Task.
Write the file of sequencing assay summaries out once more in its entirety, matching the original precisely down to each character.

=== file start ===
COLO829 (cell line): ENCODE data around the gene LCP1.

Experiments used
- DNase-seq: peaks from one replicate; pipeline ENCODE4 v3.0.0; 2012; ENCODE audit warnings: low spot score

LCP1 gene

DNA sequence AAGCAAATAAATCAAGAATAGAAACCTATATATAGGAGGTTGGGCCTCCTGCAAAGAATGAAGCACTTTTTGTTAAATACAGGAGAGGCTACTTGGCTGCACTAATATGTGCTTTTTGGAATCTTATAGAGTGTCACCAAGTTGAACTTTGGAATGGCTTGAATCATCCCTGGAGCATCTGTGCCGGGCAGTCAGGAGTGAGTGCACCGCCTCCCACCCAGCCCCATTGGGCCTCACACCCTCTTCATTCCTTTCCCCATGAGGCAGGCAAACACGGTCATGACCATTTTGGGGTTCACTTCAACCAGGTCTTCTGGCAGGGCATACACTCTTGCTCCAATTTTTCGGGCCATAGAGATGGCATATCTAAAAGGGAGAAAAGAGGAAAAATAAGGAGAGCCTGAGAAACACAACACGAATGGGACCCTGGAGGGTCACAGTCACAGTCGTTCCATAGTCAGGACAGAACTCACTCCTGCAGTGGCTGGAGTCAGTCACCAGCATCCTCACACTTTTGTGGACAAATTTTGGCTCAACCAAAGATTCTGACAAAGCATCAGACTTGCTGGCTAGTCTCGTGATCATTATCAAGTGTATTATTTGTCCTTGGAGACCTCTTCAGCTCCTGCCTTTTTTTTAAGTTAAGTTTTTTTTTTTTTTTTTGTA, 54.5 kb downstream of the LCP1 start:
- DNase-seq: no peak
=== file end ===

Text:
COLO829 (cell line): ENCODE data around the gene LCP1.

Experiments used
- DNase-seq: peaks from one replicate; pipeline ENCODE4 v3.0.0; 2012; ENCODE audit warnings: low spot score

LCP1 gene

DNA sequence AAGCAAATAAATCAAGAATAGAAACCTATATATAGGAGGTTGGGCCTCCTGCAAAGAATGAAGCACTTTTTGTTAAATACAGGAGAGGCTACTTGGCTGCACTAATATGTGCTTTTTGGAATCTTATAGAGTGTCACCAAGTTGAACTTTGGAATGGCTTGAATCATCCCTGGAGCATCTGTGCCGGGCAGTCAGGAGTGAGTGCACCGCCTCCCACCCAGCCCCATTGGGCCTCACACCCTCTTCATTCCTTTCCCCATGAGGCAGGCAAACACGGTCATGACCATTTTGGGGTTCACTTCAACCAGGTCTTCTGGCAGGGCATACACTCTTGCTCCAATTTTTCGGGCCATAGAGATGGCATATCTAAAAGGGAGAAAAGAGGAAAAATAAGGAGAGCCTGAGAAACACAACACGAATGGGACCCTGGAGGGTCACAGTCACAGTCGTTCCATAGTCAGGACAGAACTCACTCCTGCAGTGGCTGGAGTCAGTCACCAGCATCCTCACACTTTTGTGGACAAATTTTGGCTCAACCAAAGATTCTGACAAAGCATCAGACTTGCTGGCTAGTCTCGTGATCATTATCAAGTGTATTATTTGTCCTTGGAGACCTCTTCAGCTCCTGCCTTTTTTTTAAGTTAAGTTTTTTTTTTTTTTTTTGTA, 54.5 kb downstream of the LCP1 start:
- DNase-seq: no peak